αTGA(t)(%) = (Wn(t))/(Mc × Wn(∞)) × 100 (1)
where Wn(∞) is the non-evaporable water mass (g g−1 of cement) at the time t → ∞. t → ∞ corresponds to the time of full hydration of 1 g of cement, in which Wn(∞) is estimated as 0.2293 g from the mineralogical composition of cement.30 Wn(t) and Mc are the non-evaporable water mass at the time (t) and the initial anhydrous paste mass of the sample in g, respectively.

2.2.6 Fourier transform infrared spectroscopy (FTIR). Vibrational stretching modes of different molecular bonds, including GO oxygen functional groups as well as the formation of Ca(OH)2 and C–S–H in the GO–hydrated cementitious composite materials, were confirmed by Fourier transform infrared spectroscopy (FTIR) analysis using Nicolet 6700 Thermo Fisher.29
2.2.7 Raman spectra. Raman measurements were performed on a LabRAM HR Evolution Raman spectrometer (Horiba Scientific, Japan) with a 532 nm laser scanned from 750 to 3000 cm−1. The parameters were set up as follows: a 50× objective, spot size of 100, 25% laser power, and 10 s integration time for 3 accumulations.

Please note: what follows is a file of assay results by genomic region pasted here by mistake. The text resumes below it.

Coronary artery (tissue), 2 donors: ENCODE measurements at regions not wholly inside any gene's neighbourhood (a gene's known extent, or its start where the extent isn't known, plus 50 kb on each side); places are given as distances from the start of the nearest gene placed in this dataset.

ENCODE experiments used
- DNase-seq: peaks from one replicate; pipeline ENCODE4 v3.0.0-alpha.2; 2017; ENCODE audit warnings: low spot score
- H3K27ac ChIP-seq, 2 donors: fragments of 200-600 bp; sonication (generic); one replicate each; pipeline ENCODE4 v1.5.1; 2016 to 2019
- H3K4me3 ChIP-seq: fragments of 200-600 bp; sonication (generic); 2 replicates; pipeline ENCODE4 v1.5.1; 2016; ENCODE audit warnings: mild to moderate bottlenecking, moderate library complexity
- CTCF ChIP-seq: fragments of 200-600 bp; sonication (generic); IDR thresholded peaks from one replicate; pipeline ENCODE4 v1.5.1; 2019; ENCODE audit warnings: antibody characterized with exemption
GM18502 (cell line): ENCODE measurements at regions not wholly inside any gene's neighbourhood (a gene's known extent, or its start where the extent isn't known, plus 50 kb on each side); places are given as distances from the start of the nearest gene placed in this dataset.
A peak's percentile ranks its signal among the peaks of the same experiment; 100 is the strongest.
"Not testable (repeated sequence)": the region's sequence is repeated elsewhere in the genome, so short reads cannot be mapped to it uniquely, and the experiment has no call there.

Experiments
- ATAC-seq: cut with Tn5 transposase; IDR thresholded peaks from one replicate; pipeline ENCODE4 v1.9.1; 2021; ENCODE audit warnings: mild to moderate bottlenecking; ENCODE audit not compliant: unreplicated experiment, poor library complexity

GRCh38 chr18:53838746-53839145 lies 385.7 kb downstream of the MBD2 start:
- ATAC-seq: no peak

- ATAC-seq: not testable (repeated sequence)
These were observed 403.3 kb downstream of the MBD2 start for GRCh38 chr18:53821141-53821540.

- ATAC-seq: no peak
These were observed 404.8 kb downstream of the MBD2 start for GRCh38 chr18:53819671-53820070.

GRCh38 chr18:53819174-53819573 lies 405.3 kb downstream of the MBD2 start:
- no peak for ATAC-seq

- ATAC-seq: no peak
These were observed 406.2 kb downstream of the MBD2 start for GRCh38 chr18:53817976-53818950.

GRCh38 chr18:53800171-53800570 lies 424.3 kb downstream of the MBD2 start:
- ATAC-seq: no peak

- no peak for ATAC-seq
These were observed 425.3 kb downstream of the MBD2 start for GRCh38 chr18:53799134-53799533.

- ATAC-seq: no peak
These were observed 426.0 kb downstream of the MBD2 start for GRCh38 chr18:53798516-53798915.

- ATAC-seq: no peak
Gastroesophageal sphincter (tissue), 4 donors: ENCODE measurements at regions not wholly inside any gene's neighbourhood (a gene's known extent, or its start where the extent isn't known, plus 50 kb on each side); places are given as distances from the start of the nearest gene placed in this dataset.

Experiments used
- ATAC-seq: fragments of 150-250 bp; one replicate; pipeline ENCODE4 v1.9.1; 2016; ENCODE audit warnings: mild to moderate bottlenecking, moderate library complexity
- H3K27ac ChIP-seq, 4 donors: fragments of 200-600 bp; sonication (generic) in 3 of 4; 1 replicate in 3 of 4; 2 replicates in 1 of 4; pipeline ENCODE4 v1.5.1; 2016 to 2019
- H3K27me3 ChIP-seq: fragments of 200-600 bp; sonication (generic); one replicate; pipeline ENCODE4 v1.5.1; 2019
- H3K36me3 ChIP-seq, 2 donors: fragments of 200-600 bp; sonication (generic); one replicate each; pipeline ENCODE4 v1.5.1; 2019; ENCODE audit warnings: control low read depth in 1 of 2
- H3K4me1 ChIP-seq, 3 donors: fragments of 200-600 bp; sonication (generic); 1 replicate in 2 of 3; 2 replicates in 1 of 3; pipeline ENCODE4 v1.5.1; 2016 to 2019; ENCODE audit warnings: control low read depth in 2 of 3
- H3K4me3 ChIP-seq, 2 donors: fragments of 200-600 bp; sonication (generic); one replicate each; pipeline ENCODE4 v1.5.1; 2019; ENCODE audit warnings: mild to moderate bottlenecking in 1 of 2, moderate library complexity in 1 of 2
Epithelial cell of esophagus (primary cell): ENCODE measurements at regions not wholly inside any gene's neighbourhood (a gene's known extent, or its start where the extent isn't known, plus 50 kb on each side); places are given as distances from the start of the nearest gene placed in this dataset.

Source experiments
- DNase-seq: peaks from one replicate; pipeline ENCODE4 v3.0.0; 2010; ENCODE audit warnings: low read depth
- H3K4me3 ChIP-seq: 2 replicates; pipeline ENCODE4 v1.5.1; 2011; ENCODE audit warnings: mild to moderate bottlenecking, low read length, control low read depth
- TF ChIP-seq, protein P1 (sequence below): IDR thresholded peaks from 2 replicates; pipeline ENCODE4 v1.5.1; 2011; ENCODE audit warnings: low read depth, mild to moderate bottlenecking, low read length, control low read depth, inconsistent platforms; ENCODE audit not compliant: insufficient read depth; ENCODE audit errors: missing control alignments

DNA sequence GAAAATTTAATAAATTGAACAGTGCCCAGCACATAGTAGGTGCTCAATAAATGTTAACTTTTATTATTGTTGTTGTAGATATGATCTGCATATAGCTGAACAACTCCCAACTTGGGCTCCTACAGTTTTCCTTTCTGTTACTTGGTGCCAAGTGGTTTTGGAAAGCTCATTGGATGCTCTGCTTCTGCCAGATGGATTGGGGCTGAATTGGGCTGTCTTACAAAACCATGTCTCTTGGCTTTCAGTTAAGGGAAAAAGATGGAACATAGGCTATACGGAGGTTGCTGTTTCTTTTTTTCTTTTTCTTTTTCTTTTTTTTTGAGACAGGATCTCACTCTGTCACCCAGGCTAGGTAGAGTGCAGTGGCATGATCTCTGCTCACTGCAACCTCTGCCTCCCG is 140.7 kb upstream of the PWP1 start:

2.2.8 Mechanical characterizations of tension and compression performances. To evaluate the mechanical behavior of the mortar samples with different GO contents, prepared specimens were tested under axial tension and compression loadings with displacement control. Fig. S3 (see ESI) shows the equipment used in these tests. The ultimate tensile and compressive strengths were averaged from three tests on identical specimens for each mix proportions. The axial compressive strains of the specimens were measured by two linear variable displacement transformers (LVDTs) mounted at the corners of steel loading and supporting plates.

3. Results and discussion